A screen shot of a remote computer accessed via LogMeIn from an iPad.
$69.95/year per system
$149/year or $19/month
The first time we tried remote system control software was in the mid 90s, using the 16-bit colour of Windows 2000 over a pre-broadband data connection. The experience was brutish, to say the least.
If you haven't thought about remote system access and control for your organisation lately, things have moved on. Ubiquitous connectivity and modern desktop operating systems have made it more pleasant and easy.
There are several specialist products like Zendesk (a customer tech support package) on the market, but the LogMeIn suite, like Citrix's GoToMeeting, is an all-purpose solution that combines functionalities you need in an enterprise environment with the ease of use of consumer products.
We know than when it comes to screen-sharing and collaboration tools, they are a dime a dozen in the Skype age, and many are no-fuss add-ons to existing chat and video-conferencing technologies, so the question is: why would you consider paying for them?
We've looked at two complementary products that claim to make distance communication, collaboration and troubleshooting fairly idiot-proof.
The first is LogMeIn, which gives you control of a remote device wherever you are. So you can be at home on your PC, on the train on your iPad or (if you're dextrous enough and have good enough eyesight) on holiday on your mobile, accessing files on another machine. You begin by installing the small LogMeIn utility on any machine you want to control remotely. To access that machine, you use the LogMeIn website as a mediator: simply point your browser to it, log in and choose which machine you want to access if you've connected more than one. You now have the desktop of the remote computer or device in front of you, just as if you were sitting there.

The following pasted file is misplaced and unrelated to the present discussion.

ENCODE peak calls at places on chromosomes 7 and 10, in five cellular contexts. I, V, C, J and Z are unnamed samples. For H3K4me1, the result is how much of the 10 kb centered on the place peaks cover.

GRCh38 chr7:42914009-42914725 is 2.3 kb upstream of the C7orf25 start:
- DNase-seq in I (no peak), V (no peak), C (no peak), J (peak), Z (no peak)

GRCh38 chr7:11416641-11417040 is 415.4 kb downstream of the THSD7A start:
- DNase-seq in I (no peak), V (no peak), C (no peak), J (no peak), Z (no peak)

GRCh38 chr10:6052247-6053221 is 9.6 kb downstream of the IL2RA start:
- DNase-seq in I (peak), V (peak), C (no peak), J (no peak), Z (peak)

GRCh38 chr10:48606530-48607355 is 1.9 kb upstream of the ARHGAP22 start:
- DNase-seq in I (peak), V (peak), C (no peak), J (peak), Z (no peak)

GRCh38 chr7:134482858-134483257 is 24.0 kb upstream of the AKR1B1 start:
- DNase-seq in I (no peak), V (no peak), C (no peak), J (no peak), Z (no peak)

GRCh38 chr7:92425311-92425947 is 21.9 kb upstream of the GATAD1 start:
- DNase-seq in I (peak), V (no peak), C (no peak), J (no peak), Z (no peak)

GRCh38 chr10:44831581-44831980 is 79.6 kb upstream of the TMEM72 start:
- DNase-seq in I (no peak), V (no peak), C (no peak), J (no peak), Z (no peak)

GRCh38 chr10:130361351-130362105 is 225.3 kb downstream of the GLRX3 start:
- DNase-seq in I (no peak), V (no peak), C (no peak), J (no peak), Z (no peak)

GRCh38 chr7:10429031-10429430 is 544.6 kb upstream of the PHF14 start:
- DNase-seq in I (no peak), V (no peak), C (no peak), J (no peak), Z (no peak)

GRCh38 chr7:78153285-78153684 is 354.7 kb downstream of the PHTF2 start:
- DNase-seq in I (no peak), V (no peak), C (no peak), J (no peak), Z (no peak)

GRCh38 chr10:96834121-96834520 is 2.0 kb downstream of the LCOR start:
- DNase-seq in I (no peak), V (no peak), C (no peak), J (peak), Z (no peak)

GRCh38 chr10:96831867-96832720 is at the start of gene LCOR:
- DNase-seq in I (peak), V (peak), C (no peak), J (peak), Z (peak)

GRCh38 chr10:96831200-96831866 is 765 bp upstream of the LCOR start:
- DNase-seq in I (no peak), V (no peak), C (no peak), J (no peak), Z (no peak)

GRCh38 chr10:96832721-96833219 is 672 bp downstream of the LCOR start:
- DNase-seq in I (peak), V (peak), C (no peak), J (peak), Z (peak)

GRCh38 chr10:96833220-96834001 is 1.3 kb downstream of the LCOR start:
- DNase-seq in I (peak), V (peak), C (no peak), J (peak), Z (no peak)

There's a paid and a free version – the Pro (paid) service gives you more functionality including playing HD video, printing from the distant machine to your local printer, file transfer between the remote system and the one you're using and more. The free version merely lets you manipulate the system remotely, but for the price of a client lunch, being able to completely control your office system from any other computer anywhere is priceless. Access from an Android device is via the Ignition app.
Join.me is about screen sharing rather than control, so you can run a virtual meeting and invite far-flung colleagues to watch what you're doing on your desktop. To start an account you download an installer that enables screen sharing on your system. It creates a web address (join.me/yourname) and up to 255 colleagues can join sit in by keying it into their browser.
They can now see you screen and a small suite of additional tools such as chat and voice call appears at the top of their browser window. The quality of voice calls, at the same time as screen sharing, will depend on the internet connection available to participants at both ends.
The paid version of join.me does all the above and allows the virtual meeting conveener to give out temporary screen control access to participants as he or she sees fit.
The upside with both products is that apart from small utility downloads there's nothing cumbersome to install or wrangle – everything's done through your and your collaborators' browsers. Even more important for enterprises, it's all everyday web traffic, which saves you the extra security burden a dedicated new data channel would impose.
And as we hinted earlier, the limitations of blocky graphics and the terrible lag of yesteryear's internet are long gone. The system resources of all our computers and devices ensure a clear, bright picture of the remote system you're working on, and the data communication infrastructure we enjoy today makes controlling or watching the remote desktop as immediate as being there.
Verdict: Both products put remote systems and colleagues right on your desktop with a minimum of fuss.